The ever-changing world of internet social media apps and sites can be a confusing arena. First, Where do parents go to keep track of what and where their teens are doing online? Then, is it possible for parents to protect their children from the negative effects of social media? Are there benefits of social media? Also, what about cyberbullying and oversharing? Are there programs or apps available for parents to aid them with social media monitoring?

Popular Social Media Apps and Sites Kids are Using

Among the favorite social media apps and sites are Facebook, Snapchat, Instagram, and Twitter. There are also dozens of lesser-known apps and sites accessible to our teens that parents need to know about. We’ve compiled a list including many of them. The main component of staying abreast of what apps your child is using is communication with your kids. Talking to them about apps and how they use them is the best safety net on the internet.

Social media apps are different types of applications available via phones, computers, and tablets. In our list below, While debating the question, “What is a social media?” it seems we were not able to formulate a specific definition that encompasses all that social media has evolved to be. Because, it includes texting, private and public messaging, video sharing, image sharing, and more. We divided our list into major areas based on the most frequent use of the app.

Apps determined to be inappropriate for children and teens under 18 are marked with a warning sign (). Apps that are known for being abused by sexual predators are marked with two warning signs ().

General social media networking apps and sites.

Facebook – A basic chat and sharing app that allows users to chat in open forums and pages, closed and secret groups, private messages (via Messenger), and via personal “time lines.” Also, users can share video, photos, memes, and typed updates.

Messenger – Facebook’s private messaging service. Allows users to share video, photos, files, chat privately, video chat, and send audio messages to people connected with them to on Facebook.

⚠ WhatsApp – This app’s safety may improve now that Facebook has bought it. This is a Smartphone messaging app. It allows users to send unlimited messages, create groups, send videos, images, and audio messages. This app also allows face-to-face calling.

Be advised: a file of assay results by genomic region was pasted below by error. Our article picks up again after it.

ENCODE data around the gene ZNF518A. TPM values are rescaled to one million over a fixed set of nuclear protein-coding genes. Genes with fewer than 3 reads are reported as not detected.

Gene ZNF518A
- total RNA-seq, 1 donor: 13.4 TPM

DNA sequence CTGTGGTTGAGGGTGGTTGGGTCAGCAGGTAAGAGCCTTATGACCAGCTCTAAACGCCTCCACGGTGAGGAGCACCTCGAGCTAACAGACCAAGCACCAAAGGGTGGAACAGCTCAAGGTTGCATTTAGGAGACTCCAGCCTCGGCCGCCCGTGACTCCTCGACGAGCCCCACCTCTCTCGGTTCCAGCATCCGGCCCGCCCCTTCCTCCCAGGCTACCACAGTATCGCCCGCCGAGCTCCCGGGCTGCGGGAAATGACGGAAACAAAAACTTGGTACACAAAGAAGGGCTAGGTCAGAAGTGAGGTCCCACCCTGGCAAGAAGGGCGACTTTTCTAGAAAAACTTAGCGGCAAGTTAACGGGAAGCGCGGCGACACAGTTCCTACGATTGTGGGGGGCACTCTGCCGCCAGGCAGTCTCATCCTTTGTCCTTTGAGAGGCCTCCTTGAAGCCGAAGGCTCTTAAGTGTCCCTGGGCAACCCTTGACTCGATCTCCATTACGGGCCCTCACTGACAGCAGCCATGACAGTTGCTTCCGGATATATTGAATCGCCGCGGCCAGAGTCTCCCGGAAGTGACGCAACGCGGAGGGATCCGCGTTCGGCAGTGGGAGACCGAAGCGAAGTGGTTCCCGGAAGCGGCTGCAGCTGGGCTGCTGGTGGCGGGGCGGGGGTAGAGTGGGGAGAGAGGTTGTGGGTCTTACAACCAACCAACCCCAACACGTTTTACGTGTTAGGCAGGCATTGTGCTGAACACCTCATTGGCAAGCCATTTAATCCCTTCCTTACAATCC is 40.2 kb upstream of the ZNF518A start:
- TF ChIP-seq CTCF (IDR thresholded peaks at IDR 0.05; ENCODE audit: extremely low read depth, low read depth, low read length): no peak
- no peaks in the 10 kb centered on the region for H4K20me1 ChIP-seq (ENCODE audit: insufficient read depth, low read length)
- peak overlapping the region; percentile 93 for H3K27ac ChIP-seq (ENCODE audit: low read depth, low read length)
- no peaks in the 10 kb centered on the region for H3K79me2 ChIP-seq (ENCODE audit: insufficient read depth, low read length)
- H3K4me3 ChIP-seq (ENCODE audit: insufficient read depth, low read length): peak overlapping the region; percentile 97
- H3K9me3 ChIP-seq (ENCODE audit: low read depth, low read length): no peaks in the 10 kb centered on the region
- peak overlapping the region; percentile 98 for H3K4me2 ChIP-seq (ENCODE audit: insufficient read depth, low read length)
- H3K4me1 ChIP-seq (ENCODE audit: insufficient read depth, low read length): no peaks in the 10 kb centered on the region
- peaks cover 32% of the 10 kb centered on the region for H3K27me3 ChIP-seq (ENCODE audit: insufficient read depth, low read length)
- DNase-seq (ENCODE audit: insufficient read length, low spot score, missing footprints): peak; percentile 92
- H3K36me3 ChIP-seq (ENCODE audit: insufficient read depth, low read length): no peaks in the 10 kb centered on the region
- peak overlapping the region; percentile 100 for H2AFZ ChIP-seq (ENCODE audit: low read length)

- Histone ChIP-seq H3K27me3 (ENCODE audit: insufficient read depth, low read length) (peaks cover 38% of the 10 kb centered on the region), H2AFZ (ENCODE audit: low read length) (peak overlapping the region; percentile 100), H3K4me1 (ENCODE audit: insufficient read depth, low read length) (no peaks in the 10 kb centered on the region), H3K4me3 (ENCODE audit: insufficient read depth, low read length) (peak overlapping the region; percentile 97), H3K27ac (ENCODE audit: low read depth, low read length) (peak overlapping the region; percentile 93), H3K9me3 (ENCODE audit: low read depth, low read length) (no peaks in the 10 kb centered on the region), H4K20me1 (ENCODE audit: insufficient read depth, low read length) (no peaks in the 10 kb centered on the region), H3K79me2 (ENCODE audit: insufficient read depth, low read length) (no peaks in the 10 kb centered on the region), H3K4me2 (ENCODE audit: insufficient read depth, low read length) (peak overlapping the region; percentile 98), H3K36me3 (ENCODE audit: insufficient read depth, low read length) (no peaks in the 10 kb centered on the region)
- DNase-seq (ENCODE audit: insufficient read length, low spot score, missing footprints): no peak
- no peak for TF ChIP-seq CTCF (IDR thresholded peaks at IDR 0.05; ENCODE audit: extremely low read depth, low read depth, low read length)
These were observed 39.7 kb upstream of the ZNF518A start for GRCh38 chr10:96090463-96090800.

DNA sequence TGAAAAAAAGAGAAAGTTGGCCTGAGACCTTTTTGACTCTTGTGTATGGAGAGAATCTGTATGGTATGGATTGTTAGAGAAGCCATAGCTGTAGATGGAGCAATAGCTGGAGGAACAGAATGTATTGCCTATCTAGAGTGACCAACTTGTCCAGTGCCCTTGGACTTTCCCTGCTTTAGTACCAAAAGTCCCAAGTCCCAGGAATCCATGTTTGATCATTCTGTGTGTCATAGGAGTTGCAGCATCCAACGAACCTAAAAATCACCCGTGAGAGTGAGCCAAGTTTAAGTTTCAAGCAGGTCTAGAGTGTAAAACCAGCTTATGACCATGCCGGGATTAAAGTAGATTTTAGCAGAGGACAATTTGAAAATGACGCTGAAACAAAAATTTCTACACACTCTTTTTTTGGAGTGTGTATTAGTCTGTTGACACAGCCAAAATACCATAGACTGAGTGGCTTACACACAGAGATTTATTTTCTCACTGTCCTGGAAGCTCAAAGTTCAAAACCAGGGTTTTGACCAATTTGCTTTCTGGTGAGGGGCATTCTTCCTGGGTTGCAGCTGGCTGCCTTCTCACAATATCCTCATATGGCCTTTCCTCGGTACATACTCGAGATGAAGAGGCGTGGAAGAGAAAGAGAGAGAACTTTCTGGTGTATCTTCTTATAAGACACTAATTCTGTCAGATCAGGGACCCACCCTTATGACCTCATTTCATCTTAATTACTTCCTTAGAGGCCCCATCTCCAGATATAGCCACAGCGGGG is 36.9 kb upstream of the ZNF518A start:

Twitter – A communication app that allows “tweets” of up to 280 characters that also allows replies. Users can follow other users, share links, memes, and images. Limited moderation on this app can allow for abusive language, images, and other types of cyberbullying.

Social media apps that are not appropriate for teens.

⚠ Tinder – A dating app that promotes “hooking up” and allows users to “rate” other users.  Tinder easily allows adults and minors to connect. The rating system has the possibility of facilitating cyber-bullying and targeting. Tinder is location-based and has a minimum age requirement of 17.

 Blendr – Powered by Badoo, this app uses GPS service to connect users who can use the app to exchange videos and photos, message one another, and “rate” other users. There are no authentication requirements on this app. There is an age requirement of 18, but users can connect through Facebook. If they filed an incorrect birth date with Facebook, children and teens can access this app.

 Kik Messenger – This is a standard messaging app allowing users to exchange messages, chat, send videos and images, create gifs. There are no parental controls and Kik does not authenticate users. Kik allows users 13 and older, with no restrictions on sexting.

 MeetMe – This dating and social networking app is a known predator site. It is inappropriate for users under age 18. It allows users as young as 13, but requires a parent or guardian to read and agree to their Terms of Service (TOS) and Privacy Policy. We all know that can be circumvented.

Image sharing apps and sites.

Instagram – An image, meme, and video sharing app owned by Facebook. Restricts age to 13 and older, but this is frequently bypassed. Users can set viewing limits to “friends” or “public,” like, comment, and search public posts and images.

Pinterest – A file and media sharing app. Users can upload images and other content, save them in designated collections, share them with family and friends via other social media apps. Search features include an image look-up so users are not limited to word-only searches to locate articles and pins that interest them.

Video sharing apps and sites.

 Snapchat – Restricted to 13 and older. The app allows users to send photos and videos and is frequently used to “sext.” Time limits for how long the image or video will be available are set by the user, but kids can easily capture images. There are known security issues.

Oovoo – Available as a phone app or via computer. A video chatting app that that allows up to 12 people to chat, record and post videos to YouTube, send video messages and instant messages. This app has an age requirement of 13.

Periscope – A live-streaming app that posts immediately to the internet. The danger of this app is that teens can post and access inappropriate content, and possibly share personal information. There are in-app settings allowing private broadcasts that they should use. This app has an age requirement of 13. Similar apps, MeerKat and YouNow, rated at 18 and older are available.

YouTube – A video site where users can view, rate, upload, comment, and share content. The site contains user-generated videos, documentary full-length films, video blogs, television clips and news, and educational material. Users must register to upload videos. There is a rating system, but it is up to individual users to self-regulate what they access.